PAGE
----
With this weekend forecast to bring some of the hottest days of the year so far, NHS England is repeating its ‘heat-health’ warning to stay safe in heatwave conditions.
According to the MET Office website: “There is a 70 % probability of Heat-Health Alert criteria being met between Saturday and Tuesday in parts of England.”
In more detail, it continues: “High pressure will bring a spell of fine, dry and increasingly warm, locally hot, weather from Saturday through to Monday. Temperatures are expected to reach the high 20s Celsius widely, with some regions exceeding the 30 Celsius. However, we are likely to see a slow reduction in temperatures through Monday and particularly Tuesday, thanks to an increasing chance of showers, perhaps heavy at times.”
Health information for coping with hot weather is provided by the NHS, which advises that the main risks posed are dehydration, overheating (which can make symptoms worse for people who already have problems with their heart or breathing), and, in extreme cases, heat exhaustion and heatstroke. Those most at risk include:
- Older people, especially those over 75
- Babies and young children
- People with a serious chronic condition, especially heart or breathing problems
- People with mobility problems – for example, people with Parkinson’s disease or who have had a stroke
- People with serious mental health problems
- People on certain medications, including those that affect sweating and temperature control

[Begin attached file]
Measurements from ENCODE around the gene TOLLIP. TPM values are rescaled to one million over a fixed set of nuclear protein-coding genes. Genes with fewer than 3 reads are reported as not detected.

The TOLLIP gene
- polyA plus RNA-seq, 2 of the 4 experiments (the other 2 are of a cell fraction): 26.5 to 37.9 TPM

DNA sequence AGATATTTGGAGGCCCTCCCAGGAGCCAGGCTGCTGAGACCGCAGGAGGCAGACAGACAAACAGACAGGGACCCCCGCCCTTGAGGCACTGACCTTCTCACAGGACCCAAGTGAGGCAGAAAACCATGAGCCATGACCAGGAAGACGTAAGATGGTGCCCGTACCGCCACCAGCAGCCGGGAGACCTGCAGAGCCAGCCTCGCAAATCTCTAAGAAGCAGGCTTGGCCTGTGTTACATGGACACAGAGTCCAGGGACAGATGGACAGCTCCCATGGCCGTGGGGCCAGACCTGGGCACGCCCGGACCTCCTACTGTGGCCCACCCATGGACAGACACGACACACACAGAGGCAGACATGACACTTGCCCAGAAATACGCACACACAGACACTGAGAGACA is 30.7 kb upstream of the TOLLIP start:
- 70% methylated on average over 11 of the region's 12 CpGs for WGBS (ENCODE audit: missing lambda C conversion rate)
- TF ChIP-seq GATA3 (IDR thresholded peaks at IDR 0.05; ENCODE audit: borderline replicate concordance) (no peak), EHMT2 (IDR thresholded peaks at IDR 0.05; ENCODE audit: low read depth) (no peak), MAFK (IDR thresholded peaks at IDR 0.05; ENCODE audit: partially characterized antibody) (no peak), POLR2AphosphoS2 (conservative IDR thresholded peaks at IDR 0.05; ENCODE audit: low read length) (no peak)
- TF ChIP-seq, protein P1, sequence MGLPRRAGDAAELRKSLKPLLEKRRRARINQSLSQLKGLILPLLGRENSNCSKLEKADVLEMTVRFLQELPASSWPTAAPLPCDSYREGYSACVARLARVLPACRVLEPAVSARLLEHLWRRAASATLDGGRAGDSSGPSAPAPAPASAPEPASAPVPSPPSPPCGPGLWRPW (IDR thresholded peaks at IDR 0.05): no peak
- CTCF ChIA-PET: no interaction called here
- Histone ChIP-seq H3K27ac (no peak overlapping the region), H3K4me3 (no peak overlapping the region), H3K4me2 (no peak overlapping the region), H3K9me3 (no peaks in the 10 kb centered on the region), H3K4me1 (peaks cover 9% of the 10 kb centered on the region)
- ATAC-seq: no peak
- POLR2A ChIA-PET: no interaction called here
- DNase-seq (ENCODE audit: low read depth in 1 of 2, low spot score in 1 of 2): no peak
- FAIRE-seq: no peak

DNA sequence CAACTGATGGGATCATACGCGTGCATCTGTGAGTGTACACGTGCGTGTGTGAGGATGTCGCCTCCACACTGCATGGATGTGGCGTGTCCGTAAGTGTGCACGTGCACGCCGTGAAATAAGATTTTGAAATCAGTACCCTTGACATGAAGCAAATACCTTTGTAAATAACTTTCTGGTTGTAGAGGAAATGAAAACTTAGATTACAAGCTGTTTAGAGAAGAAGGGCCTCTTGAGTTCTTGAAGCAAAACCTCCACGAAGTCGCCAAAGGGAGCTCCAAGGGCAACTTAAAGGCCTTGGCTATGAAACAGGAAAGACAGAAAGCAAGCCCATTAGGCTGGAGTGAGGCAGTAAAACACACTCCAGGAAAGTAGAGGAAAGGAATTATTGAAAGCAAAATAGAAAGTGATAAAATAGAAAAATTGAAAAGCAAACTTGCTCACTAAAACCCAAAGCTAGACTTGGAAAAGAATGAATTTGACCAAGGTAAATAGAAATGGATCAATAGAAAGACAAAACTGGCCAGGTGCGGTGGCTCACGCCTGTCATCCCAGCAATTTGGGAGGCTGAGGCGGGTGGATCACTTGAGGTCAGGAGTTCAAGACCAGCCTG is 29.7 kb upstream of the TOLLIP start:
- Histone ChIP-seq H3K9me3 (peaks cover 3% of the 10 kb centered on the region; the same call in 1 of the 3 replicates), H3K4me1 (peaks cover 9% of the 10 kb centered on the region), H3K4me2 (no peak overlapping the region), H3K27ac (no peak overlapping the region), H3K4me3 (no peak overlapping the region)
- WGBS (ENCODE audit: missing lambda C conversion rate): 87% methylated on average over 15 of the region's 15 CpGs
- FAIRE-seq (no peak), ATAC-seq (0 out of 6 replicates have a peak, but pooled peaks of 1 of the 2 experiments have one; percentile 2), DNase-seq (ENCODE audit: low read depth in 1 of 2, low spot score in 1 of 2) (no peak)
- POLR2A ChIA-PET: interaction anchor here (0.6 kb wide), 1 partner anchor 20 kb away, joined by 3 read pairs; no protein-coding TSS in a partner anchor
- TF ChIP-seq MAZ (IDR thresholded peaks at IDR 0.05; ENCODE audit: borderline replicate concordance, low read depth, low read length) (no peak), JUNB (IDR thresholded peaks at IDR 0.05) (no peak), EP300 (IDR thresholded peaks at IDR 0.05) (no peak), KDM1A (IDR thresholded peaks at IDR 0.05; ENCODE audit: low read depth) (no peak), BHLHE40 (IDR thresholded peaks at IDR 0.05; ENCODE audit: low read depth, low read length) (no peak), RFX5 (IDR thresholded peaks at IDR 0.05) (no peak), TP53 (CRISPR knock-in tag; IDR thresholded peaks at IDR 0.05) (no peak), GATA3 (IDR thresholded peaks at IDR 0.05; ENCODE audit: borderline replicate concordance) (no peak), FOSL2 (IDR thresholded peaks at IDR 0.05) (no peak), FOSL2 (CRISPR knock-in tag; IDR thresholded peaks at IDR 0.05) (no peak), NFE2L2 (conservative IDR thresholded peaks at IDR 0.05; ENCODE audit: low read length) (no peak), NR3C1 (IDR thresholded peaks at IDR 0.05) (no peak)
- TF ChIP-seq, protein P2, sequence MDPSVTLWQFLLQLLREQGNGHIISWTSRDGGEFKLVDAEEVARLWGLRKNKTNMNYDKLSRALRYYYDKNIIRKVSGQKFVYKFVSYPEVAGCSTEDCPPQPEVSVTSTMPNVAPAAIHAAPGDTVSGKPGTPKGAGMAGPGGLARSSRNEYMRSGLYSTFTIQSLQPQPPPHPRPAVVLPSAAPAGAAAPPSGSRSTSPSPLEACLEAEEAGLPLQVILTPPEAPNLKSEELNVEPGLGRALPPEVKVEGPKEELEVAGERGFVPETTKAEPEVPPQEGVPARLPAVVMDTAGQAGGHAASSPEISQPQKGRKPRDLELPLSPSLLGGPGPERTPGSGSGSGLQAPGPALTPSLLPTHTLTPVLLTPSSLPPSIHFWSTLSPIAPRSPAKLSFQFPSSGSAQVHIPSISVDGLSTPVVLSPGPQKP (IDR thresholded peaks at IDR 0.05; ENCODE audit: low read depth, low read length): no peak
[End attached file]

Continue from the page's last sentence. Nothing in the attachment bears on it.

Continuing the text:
- People who misuse alcohol or drugs
- People who are physically active – for example, labourers or those doing sports
If you are in an area affected by heatwave conditions, you should stay tuned to the radio or TV for the latest weather forecasts and if you’re planning to travel, check the forecast for your destination and along the route. You can find and download a ‘Beat the Heat’ checklist by clicking here, but general advice for coping in hot weather includes:
- Shut windows and pull down the shades when it is hotter outside. You can open the windows for ventilation when it is cooler.
- Avoid the heat: stay out of the sun and don’t go out between 11am and 3pm (the hottest part of the day) if you’re vulnerable to the effects of heat.
- Keep rooms cool by using shades or reflective material outside the windows. If this isn’t possible, use light-coloured curtains and keep them closed (metallic blinds and dark curtains can make the room hotter).
- Have cool baths or showers, and splash yourself with cool water.
- Drink cold drinks regularly, such as water and diluted fruit juice. Avoid excess alcohol, caffeine (tea, coffee and cola) or drinks high in sugar.
- Plan ahead to make sure you have enough supplies, such as food, water and any medications you need.
- Identify the coolest room in the house so you know where to go to keep cool.
- Wear loose, cool clothing, and a hat and sunglasses if you go outdoors.
- Check up on friends, relatives and neighbours who may be less able to look after themselves.